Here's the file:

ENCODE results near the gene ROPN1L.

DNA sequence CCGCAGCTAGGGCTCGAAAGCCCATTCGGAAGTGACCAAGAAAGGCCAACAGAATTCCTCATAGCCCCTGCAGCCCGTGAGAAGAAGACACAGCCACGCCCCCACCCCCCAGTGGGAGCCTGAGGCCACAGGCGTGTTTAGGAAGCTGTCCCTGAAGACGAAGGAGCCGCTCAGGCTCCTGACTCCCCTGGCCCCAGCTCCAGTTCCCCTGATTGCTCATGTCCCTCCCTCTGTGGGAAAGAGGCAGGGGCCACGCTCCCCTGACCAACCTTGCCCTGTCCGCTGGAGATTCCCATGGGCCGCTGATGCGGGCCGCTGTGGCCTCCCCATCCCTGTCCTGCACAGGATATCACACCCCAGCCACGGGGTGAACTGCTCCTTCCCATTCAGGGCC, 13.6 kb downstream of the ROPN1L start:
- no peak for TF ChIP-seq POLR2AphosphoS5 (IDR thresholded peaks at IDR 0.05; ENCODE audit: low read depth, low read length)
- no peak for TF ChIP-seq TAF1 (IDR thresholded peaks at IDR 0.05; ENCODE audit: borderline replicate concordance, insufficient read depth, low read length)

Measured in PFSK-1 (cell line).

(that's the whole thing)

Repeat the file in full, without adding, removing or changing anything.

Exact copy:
ENCODE results near the gene ROPN1L.

DNA sequence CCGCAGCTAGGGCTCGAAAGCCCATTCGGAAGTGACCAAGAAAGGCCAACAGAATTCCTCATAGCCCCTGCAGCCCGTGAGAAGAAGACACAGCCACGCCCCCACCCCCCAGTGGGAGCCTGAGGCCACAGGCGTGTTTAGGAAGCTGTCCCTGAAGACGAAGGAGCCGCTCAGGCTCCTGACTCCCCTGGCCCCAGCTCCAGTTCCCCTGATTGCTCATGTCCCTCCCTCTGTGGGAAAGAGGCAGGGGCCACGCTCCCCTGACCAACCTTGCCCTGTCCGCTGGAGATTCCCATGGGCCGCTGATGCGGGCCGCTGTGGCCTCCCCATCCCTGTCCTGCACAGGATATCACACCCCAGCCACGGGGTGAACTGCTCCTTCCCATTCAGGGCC, 13.6 kb downstream of the ROPN1L start:
- no peak for TF ChIP-seq POLR2AphosphoS5 (IDR thresholded peaks at IDR 0.05; ENCODE audit: low read depth, low read length)
- no peak for TF ChIP-seq TAF1 (IDR thresholded peaks at IDR 0.05; ENCODE audit: borderline replicate concordance, insufficient read depth, low read length)

Measured in PFSK-1 (cell line).